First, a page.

Children contracting the COVID-19 virus is “very rare” and the results are “not as severe” compared to adults and kupuna, according to a local physician.
To put some worries to rest, Dr. Casandra Simon of Malama I Ke Ola Health Center said that kids, especially those under age 10, have low rates of infection from the virus and will develop mild symptoms if they do contract the virus.
“Very proud of Hawaii and especially Maui with how we’ve done controlling this,” Simon said Thursday during a Maui County media update on the virus.
While the curve of the pandemic seems to be flattening out, she still encourages families to visit their health care provider for any questions, get their child’s physicals/checkups out of the way for school and get caught up on vaccinations.
“We want to make sure that everyone is as healthy as possible in case the virus has another round and cases go up,” she said. “The other thing you can do is to support your keiki and make sure they are doing OK mentally as well, you don’t want to scare them.”
It is still unknown whether children don’t contact the disease as often or don’t show symptoms due to a “natural immunity,” Simon said. Still, children should still learn healthy habits and to wear a mask, which might be required at school.
Though relatively unaffected by COVID-19, the virus may be related to autoimmune diseases, such as the Multisystem Inflammatory Syndrome in Children, which can affect youths of all ages.
Simon said that cases of the syndrome initially were reported in Europe, New York and Los Angeles.
“If you saw this on the news, you might be starting to get really worried that your keiki might actually be in danger when first we thought that they were fairly safe from this virus,” she said. “But in reality, it’s still extremely rare.”
Simon reassured that Hawaii is safer than most places on the Mainland because local medical staff are familiar with a similar syndrome, Kawasaki Disease, and are ready with treatments. Kawasaki is 10 to 30 times more likely in Japan, South Korea, China and Taiwan.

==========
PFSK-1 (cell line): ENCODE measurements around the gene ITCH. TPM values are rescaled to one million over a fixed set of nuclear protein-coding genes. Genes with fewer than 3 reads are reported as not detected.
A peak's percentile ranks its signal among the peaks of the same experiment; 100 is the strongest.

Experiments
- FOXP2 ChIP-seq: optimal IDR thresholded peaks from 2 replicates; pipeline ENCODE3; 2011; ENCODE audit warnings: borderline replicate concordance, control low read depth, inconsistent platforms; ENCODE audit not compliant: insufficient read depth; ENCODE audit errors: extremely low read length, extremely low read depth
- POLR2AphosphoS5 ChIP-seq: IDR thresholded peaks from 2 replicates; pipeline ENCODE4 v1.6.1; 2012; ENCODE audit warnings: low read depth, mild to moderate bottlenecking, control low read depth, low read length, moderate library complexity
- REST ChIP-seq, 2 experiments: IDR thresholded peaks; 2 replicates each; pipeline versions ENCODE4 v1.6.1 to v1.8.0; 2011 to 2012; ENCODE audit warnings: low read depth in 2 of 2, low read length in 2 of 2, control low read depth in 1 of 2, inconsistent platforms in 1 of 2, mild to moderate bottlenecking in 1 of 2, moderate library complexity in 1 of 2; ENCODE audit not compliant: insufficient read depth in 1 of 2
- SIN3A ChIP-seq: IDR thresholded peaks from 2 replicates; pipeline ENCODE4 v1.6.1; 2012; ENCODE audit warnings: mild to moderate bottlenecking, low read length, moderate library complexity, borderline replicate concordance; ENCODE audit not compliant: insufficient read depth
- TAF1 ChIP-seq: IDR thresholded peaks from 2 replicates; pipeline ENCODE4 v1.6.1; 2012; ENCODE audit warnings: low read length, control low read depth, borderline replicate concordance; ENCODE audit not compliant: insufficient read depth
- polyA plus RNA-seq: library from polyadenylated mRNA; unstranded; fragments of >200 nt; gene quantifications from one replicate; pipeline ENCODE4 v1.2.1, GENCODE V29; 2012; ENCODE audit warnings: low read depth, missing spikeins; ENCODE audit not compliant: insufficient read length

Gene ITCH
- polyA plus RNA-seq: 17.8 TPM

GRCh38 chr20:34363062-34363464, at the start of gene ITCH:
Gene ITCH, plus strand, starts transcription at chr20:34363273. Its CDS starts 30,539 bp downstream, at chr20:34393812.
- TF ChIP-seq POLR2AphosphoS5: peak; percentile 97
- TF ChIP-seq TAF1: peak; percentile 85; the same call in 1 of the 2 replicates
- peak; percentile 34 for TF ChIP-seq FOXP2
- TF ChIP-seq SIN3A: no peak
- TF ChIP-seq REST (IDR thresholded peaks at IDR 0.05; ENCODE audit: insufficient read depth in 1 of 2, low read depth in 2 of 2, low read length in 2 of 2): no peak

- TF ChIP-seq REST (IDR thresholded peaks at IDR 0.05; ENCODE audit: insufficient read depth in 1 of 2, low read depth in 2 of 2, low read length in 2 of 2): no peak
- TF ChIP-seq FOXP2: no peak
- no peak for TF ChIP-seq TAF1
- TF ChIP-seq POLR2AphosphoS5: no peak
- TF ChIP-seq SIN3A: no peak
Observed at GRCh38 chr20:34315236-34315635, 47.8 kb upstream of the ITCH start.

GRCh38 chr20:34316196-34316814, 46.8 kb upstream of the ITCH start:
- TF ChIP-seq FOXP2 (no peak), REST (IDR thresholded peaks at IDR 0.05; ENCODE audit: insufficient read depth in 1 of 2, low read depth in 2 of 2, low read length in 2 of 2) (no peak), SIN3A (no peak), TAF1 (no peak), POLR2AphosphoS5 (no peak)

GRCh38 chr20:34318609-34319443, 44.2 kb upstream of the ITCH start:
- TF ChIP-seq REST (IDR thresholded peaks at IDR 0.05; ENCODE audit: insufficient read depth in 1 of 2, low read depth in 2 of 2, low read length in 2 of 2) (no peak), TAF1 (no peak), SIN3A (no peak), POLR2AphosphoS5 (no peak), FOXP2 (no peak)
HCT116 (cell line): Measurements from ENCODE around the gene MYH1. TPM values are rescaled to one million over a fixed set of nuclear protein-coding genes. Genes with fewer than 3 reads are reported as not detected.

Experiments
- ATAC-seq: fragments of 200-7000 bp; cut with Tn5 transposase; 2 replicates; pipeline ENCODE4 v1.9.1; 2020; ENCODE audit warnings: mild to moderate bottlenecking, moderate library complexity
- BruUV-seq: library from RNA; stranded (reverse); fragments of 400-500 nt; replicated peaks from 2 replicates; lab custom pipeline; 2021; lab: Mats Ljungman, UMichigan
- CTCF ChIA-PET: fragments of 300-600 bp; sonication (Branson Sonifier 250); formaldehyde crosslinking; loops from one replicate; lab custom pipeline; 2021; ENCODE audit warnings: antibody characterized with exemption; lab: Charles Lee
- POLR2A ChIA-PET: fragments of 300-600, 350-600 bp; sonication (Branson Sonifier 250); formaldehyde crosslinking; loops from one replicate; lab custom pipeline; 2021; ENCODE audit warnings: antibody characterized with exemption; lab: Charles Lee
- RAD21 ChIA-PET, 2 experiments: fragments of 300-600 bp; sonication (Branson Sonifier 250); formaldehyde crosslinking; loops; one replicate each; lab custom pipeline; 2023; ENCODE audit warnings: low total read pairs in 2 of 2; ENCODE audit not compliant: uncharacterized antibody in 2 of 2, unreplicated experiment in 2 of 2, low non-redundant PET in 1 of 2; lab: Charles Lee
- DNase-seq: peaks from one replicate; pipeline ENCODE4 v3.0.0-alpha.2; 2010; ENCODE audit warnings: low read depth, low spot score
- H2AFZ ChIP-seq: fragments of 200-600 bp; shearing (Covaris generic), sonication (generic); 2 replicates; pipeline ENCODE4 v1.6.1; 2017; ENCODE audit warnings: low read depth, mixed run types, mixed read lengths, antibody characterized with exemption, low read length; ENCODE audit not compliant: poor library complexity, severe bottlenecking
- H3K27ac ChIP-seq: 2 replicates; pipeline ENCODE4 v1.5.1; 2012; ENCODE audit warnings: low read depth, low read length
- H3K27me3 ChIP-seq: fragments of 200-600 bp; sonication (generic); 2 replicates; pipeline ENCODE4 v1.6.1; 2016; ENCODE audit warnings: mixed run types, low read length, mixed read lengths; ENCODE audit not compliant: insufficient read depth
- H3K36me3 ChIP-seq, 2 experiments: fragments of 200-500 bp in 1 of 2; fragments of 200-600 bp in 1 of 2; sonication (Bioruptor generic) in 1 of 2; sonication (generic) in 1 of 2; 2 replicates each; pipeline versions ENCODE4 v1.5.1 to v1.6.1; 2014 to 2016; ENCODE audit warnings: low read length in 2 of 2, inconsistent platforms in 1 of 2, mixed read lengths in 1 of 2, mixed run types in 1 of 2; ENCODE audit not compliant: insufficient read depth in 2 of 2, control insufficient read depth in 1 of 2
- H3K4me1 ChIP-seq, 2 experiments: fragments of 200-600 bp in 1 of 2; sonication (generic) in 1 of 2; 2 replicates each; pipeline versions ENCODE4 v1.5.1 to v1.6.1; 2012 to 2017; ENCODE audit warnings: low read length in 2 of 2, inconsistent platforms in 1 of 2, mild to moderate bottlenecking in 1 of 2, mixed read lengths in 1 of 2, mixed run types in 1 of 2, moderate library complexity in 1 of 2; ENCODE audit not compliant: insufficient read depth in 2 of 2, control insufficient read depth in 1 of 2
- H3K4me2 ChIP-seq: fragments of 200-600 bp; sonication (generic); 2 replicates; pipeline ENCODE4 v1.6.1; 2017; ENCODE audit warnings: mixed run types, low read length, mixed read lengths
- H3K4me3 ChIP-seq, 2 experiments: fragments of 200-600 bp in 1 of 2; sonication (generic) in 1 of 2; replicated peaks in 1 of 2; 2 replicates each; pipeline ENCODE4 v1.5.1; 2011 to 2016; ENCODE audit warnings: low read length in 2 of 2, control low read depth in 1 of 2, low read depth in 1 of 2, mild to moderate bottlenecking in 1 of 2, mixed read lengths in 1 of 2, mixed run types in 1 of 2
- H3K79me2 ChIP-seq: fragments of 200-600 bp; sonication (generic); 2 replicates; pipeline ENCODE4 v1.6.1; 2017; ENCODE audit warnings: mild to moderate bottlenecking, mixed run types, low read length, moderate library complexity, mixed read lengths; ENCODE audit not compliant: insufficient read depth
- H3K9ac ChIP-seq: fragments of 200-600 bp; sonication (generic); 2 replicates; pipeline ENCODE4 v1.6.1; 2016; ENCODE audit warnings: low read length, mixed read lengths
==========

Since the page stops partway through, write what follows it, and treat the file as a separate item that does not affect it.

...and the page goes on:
Differentiating between the syndrome and Kawasaki includes watching the duration of the fever, age and ruling out any other potential illnesses via a blood test or nose swab for COVID-19, she said.
A person under age 21 suspected of having Multisystem Inflammatory Syndrome in Children also would be experiencing at least two of the following: “pink eye” without the puss, cracked lips or tongue, low blood pressure, rash on hands or feet, abnormal blood tests or gastrointestinal problems.
A child who develops a fever of over 100.4 degrees or feels hot for more than 24 hours should see a doctor. For those who do not feel comfortable going into an office, online services are available to speak with a doctor.
Malama I Ke Ola Health Center, whose main clinic is in Wailuku in the old Ooka Supermarket, serves homeless, poor and underserved people. The community clinic also has satellite offices in Wailuku (670A Waiale Road) and Lahaina (15 Ipu Aumakua Lane).
“You can come in, you do not have to be afraid of the doctor — all of the offices are now ready, they’re waiting, they have equipment, masks, gowns, gloves,” Simon said. “And we have the tests, so we’re fortunate in this area to actually have access to those things for our keiki as well.”
* Dakota Grossman can be reached at firstname.lastname@example.org.